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Beethoven: Symphony No. 9 in D minor, Op. 125 'Choral'

Beethoven: Symphony No. 9 in D minor, Op. 125 'Choral'

Live-Recording: Aula Paolo VI, Vatikan (Rome), 27th October 2007


Hollow pathos is not his thing. From an artist like Mariss Jansons Friedrich Schiller’s Ode: “An die Freude” must receive a far deeper significance, which also fully encompasses the doubt and profound hope embodied in this text. And thus, in Jansons’s recording of the Ninth Symphony, the choral finale does not degenerate to mere superficial orgy of jubilation, but rather becomes a delicately balanced, wisely developed drama. On October 27, 2007, the Symphonieorchester des Bayerischen Rundfunks played Beethoven’s Ninth in the presence of the Pope in the Vatican. The recording of this memorable concert is now being released in the highest audiophile recording quality as a multi-channel SACD (hybrid)

Beethoven’s Ninth with a solo ensemble of international star singers.

Up-to-date, audiophile recording from 2007 in high-resolution SACD format.

Mariss Jansons with one of the most significant symphonic works in the classic repertoire.

“Jansons takes a broader view of the Choral Symphony than we're used to these days. His solemn approach is most effective in the first movement, bringing out not only the music's rugged grandeur but also the strain of melancholy that runs through it...Jansons's finale benefits from a strong team of soloists, with Michael Volle particularly fine in the all-important baritone part.” BBC Music Magazine, March 2011 ****

“The key to Jansons's reading is its clarity and understated intensity, the stripping away of all extraneous gesture and, in the finale, of any hint of easy triumphalism...The finale is indeed impressive. Words are clear and pitches secure in which a sense of joy that is at best provisional strongly etched.” Gramophone Magazine, February 2011

“Jansons possesses and harnesses an intense interpretative energy, lending the whole performance an inevitability of direction and giving the symphonic climaxes an utterly natural, visceral force...a fine testament to Jansons’s art and a classic Beethoven “Choral”.” The Telegraph, 21st January 2011 ****

Super Audio CD

Format:

Hybrid Multi-channel

BR Klassik - up to 25% off

BR Klassik - 900108

(SACD)

Normally: $15.00

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Hartmann, K: Simplicius Simplicissimus

Hartmann, K: Simplicius Simplicissimus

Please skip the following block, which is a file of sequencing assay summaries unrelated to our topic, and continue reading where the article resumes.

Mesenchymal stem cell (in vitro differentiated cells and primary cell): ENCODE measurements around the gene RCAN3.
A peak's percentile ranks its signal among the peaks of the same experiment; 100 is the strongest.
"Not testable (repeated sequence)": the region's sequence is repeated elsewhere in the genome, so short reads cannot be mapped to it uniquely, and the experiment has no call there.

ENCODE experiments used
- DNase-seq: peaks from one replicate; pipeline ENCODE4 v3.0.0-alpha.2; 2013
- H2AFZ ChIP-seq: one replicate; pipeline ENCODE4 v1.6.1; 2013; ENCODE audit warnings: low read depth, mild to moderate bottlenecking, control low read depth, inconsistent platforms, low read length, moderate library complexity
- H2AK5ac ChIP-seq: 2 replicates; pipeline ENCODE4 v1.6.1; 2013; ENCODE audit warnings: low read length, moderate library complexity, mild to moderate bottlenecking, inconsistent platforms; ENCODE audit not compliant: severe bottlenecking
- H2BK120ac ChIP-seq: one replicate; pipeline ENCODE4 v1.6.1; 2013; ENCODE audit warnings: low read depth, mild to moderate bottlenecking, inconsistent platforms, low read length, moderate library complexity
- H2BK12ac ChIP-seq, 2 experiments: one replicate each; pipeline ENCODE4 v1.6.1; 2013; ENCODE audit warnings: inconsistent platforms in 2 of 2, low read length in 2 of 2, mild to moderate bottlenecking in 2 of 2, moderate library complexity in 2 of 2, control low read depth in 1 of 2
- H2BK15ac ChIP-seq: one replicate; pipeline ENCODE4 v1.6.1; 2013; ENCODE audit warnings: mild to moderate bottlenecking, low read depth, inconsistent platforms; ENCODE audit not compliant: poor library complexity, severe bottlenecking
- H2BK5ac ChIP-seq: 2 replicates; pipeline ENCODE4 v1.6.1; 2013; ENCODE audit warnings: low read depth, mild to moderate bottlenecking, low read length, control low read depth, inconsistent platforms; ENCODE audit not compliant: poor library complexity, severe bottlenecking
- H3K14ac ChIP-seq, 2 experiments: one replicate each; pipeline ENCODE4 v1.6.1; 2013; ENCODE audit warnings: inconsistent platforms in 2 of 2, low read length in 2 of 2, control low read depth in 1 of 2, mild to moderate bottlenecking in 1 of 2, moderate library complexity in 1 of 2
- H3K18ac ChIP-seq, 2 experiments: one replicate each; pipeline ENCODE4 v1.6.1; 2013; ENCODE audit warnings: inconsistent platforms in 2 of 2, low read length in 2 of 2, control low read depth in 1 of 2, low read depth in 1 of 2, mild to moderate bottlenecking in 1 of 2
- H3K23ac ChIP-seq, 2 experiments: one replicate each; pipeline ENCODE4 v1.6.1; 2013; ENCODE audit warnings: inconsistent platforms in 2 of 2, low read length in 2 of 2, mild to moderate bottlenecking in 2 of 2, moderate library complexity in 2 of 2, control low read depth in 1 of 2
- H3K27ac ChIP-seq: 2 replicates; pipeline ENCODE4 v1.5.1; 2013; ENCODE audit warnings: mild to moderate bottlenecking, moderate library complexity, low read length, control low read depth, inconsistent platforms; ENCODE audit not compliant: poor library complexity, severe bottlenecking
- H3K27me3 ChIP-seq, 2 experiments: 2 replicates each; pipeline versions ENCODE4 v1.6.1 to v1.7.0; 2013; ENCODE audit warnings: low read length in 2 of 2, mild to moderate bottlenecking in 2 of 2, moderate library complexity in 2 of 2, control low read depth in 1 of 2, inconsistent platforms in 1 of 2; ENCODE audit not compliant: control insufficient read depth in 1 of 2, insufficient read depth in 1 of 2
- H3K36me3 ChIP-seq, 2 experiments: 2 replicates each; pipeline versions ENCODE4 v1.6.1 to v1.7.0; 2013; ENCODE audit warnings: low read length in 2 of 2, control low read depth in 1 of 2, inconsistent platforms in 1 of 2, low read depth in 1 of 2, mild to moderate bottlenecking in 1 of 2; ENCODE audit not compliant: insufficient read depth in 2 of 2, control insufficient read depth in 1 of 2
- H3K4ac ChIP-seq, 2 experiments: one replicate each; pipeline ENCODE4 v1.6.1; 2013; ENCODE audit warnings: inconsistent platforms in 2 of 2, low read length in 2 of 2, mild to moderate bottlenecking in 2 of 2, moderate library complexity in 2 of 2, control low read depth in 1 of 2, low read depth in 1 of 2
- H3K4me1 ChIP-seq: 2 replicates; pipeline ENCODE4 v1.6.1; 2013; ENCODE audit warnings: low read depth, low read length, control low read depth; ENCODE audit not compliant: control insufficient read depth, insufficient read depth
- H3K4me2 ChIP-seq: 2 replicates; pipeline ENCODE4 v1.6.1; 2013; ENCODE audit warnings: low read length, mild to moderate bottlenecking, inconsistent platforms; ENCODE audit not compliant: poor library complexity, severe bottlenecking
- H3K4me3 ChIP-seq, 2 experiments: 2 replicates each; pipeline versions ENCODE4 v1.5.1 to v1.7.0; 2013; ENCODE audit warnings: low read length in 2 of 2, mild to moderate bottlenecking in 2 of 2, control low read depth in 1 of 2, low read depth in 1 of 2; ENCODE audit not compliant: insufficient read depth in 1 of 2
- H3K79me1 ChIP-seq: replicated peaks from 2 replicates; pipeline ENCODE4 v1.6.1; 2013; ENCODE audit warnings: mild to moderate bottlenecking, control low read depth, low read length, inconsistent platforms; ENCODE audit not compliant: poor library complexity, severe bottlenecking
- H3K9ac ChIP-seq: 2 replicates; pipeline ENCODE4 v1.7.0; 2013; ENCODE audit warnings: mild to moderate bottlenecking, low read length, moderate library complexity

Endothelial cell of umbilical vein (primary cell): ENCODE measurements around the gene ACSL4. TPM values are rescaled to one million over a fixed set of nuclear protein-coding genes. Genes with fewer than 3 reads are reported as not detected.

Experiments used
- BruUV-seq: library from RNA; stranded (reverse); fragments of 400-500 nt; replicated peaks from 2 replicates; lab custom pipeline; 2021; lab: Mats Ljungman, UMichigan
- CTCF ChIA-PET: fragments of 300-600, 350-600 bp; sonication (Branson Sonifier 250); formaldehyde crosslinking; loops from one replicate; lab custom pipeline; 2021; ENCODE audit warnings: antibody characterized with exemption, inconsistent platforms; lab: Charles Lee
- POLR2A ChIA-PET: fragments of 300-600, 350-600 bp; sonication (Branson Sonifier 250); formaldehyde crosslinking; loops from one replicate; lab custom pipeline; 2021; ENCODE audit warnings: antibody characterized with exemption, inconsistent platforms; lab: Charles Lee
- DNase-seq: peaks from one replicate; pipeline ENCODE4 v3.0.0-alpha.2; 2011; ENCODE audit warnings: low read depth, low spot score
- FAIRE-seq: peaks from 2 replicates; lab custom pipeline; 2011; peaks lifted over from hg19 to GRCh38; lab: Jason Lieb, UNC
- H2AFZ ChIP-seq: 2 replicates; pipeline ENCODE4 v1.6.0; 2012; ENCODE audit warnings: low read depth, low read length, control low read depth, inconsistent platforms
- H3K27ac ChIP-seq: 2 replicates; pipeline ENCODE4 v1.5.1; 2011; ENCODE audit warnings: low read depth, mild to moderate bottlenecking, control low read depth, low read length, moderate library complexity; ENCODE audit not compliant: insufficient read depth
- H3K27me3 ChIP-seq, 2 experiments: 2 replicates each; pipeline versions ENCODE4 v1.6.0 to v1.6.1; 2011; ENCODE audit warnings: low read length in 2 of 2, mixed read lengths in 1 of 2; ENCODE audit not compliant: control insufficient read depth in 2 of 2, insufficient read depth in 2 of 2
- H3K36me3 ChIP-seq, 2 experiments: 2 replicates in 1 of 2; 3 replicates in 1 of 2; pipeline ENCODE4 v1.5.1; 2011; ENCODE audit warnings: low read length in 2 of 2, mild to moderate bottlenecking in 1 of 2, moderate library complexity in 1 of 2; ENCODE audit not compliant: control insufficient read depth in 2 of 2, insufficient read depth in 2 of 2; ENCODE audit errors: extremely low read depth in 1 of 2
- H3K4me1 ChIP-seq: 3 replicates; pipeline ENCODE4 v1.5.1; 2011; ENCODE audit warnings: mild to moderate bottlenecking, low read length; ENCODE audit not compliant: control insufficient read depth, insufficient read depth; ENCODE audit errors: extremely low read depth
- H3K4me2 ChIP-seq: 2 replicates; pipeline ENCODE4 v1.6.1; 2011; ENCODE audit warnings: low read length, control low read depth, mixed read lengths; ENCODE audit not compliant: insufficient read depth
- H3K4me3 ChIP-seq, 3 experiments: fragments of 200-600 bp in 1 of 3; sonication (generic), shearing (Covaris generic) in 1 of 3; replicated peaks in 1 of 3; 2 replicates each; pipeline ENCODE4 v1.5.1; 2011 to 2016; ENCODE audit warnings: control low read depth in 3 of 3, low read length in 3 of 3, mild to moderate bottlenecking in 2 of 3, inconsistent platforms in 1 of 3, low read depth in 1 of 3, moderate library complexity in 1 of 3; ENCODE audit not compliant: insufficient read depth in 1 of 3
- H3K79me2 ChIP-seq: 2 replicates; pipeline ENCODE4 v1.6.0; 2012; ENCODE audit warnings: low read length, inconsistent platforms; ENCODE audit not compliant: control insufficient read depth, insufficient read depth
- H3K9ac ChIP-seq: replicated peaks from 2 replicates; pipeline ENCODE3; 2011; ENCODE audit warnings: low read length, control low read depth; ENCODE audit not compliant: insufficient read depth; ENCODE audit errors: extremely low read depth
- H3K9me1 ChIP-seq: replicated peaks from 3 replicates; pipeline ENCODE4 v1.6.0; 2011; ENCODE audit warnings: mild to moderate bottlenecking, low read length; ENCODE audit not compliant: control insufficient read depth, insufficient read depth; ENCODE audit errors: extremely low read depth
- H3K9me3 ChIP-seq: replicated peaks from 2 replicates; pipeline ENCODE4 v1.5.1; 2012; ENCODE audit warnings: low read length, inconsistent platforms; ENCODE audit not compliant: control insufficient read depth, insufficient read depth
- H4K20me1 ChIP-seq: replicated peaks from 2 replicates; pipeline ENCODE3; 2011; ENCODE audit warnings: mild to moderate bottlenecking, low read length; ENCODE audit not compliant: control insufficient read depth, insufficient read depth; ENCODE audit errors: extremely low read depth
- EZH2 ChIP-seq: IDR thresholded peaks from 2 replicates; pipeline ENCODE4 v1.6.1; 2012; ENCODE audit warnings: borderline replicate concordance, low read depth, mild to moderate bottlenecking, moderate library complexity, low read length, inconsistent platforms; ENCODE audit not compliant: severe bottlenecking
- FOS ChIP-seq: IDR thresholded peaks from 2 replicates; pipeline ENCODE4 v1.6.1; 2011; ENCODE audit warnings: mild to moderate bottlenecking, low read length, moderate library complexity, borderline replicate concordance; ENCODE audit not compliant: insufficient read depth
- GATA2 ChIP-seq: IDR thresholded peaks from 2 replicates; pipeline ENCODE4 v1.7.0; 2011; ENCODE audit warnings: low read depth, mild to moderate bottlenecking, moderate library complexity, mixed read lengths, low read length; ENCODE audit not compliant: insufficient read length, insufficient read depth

Camilla Nylund (Simplicius), Christian Gerhaher (Farm Worker/Narrator), Will Hartmann (Hermit/Governor) & Michael Volle (Farmer/Sergeant)

Münchner Rundfunkorchester, Ulf Schirmer

The absolute highlight of Karl Amadeus Hartmann’s centenary year was the concert performance of his opera Des Simplicius Simplicissimus Jugend in Munich’s Prinzregententheater. It was the first performance of the original version, reconstructed by Wilfried Hiller and Robert Klimesch on commission from Bavarian Broadcasting. Besides the Münchner Rundfunkorchester under Ulf Schirmer, the performance had the good fortune of featuring a first-rate quartet of soloists including Christian Gerhaher, Will Hartmann, Camilla Nylund and Michael Volle. With this release, Simplicius Simplicissimus is now available in an exemplary recorded production both editorially and musically. While Hartmann described his work as an “opera” he avoided “stock operatic gestures” in the shaping of his musical language – it seems more likely to have been based on the style of Stravinsky’s L’histoire du soldat. The style of the work is directly related to the historical context of its composition: the original version was composed in 1934 1936 on the suggestion of Hermann Scherchen, who had lived in Swiss exile since 1933. The plot follows the destiny of a person threatened with the loss of himself and his world in the maelstrom of the Thirty Years War. Hartmann confronts this period with harsh refractions, nameless sorrow and biting satire. He dedicated the overture, composed in 1939, to Sergei Prokofiev, whose music embodied the style of the international avant-garde decried by the Nazis. Hartmann’s feelings when he set to work on the revision (1955/56) following World War II would be hard to describe! Incl. Bonus: Bernhard Neuhoff in conversation with Wilfried Hiller and Ulf Schirmer, with sound documents from Karl Amadeus and Elisabeth Hartmann.

“This edition sounds taut and pungent under Ulf Schirmer's baton. Camilla Nylund sings gleamingly as the idealist Simplicius, and there are incisive yet pliable performances from the three excellent male soloists” BBC Music Magazine, June 2010 ****

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BR Klassik - 403571900301